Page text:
The spring offensive failed to connect, and the Wright association soon lost its sting. In his eloquent "More Perfect Union" speech in Philadelphia, Obama faced the issue head on and gave the most powerful address on America's remaining racial divide in decades. He also noted that if Americans passed up this unique opportunity to transcend that racial divide, and let the old Southern Fear Factor work its insidious magic again this election cycle, then four years from now, the Karl Roves and their progeny would just dig up another diversion to keep Americans from focusing on their common interest and addressing the real imminent threats our country faces - not the "Angry Black Man," but the faltering economy, the growing divide between rich and poor, the looming environmental disasters, and the continued diminishment of American prestige and capacity for international influence.
Now we are just four weeks from the election, and there has been a monumental surge toward Obama of ten to twelve points in the national polls, and similar amounts in key swing states. Electoral projections for the first time suggest that we might even see a landslide rather than the closely divided elections we've sweated through in 2000 and 2004.
The response from the McCain/Palin campaign has been predictable, albeit disheartening from a candidate who once vowed to run a positive campaign on the issues. They have decided to try the Fear Factor one more time. Obama is once again to be cast as the Angry Black Terrorist who, in Sarah Palin's words "doesn't see America the same way you and I do." It's surely a stretch to try to reconfigure Barack Obama into H. Rap Brown: Obama is the child, not of the Black Power ghettos, but of Hawaii. He was schooled at the elite Punahou School in Honolulu, at Columbia University and Harvard Law School, where he served as Editor-in-Chief of the Law Review, a post reserved for only the brainiest, most disciplined nerds in the country. He met his wife Michelle at Sidley & Austin, one of the nation's leading establishment law firms, and went on to teach constitutional law at that legal bastion of tradition and conservativism, the University of Chicago Law School, one of the original homes of the Federalist Society. But, using Bill Ayers, who engaged in his Weatherman outrages when Obama was a child of eight, they will nonetheless try to paint Obama as a crazy bomb-thrower instead of the establishment paragon he has always been.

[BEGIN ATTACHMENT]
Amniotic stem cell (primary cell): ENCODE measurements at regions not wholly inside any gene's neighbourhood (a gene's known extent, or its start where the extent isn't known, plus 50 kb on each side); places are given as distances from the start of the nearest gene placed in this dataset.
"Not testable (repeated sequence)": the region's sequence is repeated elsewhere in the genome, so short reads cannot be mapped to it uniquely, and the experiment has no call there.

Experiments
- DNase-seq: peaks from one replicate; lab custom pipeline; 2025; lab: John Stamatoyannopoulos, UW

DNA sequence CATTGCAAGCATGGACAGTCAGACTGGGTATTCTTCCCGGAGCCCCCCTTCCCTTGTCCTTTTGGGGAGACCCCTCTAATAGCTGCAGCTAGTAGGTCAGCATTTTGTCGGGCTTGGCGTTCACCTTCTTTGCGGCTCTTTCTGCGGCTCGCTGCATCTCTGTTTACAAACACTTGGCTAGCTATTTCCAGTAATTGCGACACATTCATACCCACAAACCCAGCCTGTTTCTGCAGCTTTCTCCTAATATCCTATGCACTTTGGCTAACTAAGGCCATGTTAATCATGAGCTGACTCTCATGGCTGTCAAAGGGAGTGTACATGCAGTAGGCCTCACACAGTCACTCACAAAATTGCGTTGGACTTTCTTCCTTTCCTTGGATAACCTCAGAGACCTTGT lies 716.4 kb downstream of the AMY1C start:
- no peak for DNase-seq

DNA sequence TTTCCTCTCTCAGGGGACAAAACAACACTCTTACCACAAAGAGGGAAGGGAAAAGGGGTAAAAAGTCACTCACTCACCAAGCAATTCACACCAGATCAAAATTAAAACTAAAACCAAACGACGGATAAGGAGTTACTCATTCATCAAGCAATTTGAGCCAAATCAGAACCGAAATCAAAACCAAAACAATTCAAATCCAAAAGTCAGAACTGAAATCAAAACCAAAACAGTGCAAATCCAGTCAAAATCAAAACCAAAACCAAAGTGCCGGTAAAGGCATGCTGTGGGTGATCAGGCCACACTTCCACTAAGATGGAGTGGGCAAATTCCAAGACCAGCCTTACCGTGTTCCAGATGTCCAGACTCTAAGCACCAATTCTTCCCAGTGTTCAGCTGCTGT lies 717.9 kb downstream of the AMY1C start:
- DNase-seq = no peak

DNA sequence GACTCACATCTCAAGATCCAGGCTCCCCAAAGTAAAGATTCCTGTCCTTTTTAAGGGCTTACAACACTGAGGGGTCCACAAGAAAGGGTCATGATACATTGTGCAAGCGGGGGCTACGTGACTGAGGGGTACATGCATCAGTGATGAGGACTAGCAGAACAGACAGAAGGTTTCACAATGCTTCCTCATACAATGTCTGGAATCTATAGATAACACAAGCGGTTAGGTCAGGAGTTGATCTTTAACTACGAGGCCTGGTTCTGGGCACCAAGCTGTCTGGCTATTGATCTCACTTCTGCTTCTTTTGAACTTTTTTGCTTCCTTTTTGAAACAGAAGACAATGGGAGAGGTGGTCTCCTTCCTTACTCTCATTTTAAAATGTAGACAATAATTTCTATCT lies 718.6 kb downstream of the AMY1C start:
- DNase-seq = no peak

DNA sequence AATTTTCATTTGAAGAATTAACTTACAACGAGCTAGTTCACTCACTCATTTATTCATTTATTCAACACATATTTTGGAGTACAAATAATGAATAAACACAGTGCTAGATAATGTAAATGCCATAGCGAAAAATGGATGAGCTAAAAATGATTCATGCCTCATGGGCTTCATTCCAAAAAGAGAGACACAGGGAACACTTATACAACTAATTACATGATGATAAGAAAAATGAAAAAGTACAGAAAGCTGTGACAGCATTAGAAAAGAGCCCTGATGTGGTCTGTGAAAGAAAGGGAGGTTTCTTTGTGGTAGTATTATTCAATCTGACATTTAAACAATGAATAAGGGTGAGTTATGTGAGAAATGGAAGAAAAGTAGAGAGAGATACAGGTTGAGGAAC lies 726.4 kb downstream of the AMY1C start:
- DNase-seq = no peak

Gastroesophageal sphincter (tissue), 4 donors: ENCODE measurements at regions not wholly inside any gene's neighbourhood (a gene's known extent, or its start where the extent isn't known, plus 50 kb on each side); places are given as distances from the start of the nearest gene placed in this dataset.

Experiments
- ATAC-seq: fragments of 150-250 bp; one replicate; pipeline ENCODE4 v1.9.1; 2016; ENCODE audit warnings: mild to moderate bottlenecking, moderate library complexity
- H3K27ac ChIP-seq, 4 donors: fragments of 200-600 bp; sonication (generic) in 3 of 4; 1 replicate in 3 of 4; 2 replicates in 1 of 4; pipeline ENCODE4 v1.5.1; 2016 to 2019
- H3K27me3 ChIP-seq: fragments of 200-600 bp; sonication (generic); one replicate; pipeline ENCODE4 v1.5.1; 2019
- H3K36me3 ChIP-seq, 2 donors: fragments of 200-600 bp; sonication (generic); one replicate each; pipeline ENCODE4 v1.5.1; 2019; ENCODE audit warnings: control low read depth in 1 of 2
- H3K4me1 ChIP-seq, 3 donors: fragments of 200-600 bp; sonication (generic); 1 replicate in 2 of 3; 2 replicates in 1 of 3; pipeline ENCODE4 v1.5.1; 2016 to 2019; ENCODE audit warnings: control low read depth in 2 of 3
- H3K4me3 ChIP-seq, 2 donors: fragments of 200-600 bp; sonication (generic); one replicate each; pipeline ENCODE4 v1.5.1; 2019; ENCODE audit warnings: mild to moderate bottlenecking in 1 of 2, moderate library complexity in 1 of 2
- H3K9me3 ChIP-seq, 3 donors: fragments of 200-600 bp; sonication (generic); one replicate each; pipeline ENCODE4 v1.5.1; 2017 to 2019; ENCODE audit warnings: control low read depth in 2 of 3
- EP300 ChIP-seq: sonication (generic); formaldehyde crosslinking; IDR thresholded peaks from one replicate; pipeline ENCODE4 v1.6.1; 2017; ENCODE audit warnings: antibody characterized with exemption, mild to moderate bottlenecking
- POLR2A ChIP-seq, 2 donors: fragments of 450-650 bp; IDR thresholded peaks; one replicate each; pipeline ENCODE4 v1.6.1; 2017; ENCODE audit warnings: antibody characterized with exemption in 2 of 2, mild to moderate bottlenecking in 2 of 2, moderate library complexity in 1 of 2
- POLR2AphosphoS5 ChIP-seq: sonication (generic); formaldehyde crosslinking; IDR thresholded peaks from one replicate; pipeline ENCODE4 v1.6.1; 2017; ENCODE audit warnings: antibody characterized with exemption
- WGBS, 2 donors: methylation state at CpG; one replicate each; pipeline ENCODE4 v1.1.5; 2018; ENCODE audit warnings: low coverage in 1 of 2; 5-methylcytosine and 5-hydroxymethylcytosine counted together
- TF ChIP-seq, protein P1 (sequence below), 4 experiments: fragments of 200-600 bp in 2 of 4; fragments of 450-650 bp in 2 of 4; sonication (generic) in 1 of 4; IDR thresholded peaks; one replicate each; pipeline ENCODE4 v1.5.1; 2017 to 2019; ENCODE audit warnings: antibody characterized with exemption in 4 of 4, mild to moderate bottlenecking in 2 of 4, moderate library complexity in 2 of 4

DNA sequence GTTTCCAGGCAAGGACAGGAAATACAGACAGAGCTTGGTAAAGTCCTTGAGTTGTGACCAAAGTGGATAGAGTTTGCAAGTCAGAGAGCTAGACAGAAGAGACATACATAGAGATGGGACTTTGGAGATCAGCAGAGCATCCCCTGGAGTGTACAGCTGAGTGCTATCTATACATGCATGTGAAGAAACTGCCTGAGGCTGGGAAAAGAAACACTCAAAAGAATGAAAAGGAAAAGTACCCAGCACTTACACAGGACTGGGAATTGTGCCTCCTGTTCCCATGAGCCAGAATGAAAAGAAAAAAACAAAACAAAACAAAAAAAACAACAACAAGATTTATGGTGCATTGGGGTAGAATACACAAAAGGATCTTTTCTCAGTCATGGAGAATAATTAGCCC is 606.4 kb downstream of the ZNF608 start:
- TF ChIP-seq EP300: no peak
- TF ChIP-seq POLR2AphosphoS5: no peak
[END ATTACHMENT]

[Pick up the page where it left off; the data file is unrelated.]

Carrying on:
Will the Fear Factor work this time? It's too early to know for certain, but there are positive indicators that it will likely fall as flat as it did in the spring. Why? For one, the growing economic problems Americans have faced have come to a terrible head, and for the first time in three-quarters of a century there are fears of a world-wide depression. Americans are worried about the very survival of their once-strong economy. As conservatives like Krauthammer and George Will have observed, McCain has behaved in this crisis not as the calm, deliberate, steady hand Americans want to turn to in such times, but as a man with an erratic and impulsive temperament. No Franklin Roosevelt or Winston Churchill he. McCain's sudden switch from the principled campaign on the issues he promised to an angry, mud-slinging tantrum is likely only to exacerbate that image.
Thus maybe, just maybe, as Senator Obama said in Philadelphia, the ploy won't work - not this time. Maybe when voters are faced with the stark choice between Obama and McCain - ten, twenty maybe a hundred more years in Iraq, the same Bush tax and economic policies that have brought us to the precipice, an anti-choice platform and a growingly conservative Supreme Court - maybe this time, they'll reject fear and we can truly work to bridge the racial gap once and for all. Maybe Americans have tired, once and for all, of being just pawns in this game.